By Neville J. Bissember
In February 1999, as the second round of negotiations on a successor Agreement to the Lome Convention advanced – the name Cotonou had not as yet been determined – the African, Caribbean and Pacific (ACP) Group and the European Union (EU) travelled to Senegal to hold those discussions, honoring the tradition of an ACP Member State playing host to a session. Besides the EU’s intention to “balkanise” the grouping into six regional trade blocks and to dispense European Development Fund assistance differently, a priority area for them in the political dimension of the cooperation arrangement was on introducing good governance, which included addressing bribery and corruption, as an essential element.
In Dakar, the EU made a substantive presentation on how they perceived bribery and corruption impeding economic development, especially where it involved the fraudulent conversion or embezzlement of development finance. The ACP’s response was led by Mme. Marie-Elise Gbedo, the charming new Minister of Commerce from Benin who, in the presence of senior representatives from EU Member States, railed against foreign investors who came into ACP countries and committed acts of bribery of local officials in order to get their way. This had become a persistent modus operandi for many foreign businessmen.
As Minister Gbedo was slated to assume the Presidency of the ACP Council of Ministers a few months after, she took the unprecedented step of flying up to Brussels from Dakar, to meet with ACP Secretariat staff and acquaint herself with her imminent duties as President. In the end she never did, as shortly after her return home, her outspokenness got her fired!
In resisting this position of the EU to expand the political dimension of the cooperation arrangement, the ACP Group, led by some recalcitrants, raised all manner of red herrings against the inclusion of good governance, bribery and corruption within the text of the successor Agreement. In what was decidedly a foot-dragging exercise, the Group set up a Working Group on the Definition of Good Governance, which I was tasked to service, in my capacity at the time as Legal Counsel at the ACP Secretariat.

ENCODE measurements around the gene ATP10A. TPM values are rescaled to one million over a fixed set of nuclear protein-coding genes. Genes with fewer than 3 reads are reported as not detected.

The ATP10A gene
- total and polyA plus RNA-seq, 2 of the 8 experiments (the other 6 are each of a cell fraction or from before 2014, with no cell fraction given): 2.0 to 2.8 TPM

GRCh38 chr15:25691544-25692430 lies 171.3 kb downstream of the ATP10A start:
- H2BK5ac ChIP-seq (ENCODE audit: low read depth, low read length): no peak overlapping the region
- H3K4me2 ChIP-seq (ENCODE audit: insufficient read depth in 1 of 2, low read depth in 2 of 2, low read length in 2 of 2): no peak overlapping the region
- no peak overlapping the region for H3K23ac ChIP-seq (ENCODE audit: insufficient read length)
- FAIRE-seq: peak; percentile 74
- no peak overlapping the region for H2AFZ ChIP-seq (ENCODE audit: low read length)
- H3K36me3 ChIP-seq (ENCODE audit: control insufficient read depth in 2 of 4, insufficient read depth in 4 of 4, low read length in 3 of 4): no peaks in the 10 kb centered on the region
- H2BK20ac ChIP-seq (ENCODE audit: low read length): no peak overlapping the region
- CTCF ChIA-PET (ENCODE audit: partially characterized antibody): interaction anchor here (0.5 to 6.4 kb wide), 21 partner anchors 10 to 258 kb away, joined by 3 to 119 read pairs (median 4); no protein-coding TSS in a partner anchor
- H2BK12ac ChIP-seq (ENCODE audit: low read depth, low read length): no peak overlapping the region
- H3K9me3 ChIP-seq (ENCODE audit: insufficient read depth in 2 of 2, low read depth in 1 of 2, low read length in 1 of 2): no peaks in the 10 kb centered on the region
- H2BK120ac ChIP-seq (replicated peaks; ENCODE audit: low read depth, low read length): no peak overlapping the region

I distinctly remember the frustration of the Caribbean representative, having to attend the meetings of the Working Group, especially since the United Nations and the International Financial Institutions in Washington had already churned out internationally-accepted definitions on this concept. After dutifully recording the various positions advanced in the Working Group, in the end, I tinkered with some of the existing definitions, tweaked them a bit, and – voila! – produced a Report in which the ACP Group had crafted its own definition of Good Governance.
This exercise in futility was fortuitously for me an educative excursion into the culture of both Continental Europe and Francophone Africa as, in grappling with the ACP rule of producing official texts in the English and French languages, I discovered that there is no word in the French language which is equivalent to “bribery” in English (a bribe is often translated as un pot-de-vin, literally a pot of wine). To my shock and surprise, the concept of “bribery” in common law is subsumed under the rubric of “corruption”, and the French legal system must make do with references to “la corruption active et la corruption passive”, depending on whether the bribe or inducement is offered, or solicited. No wonder the dear lady Minister was sent packing, for she was a vocal critic of a concept not readily comprehended by her government, nor its colonial master, which is of course a powerhouse in the EU.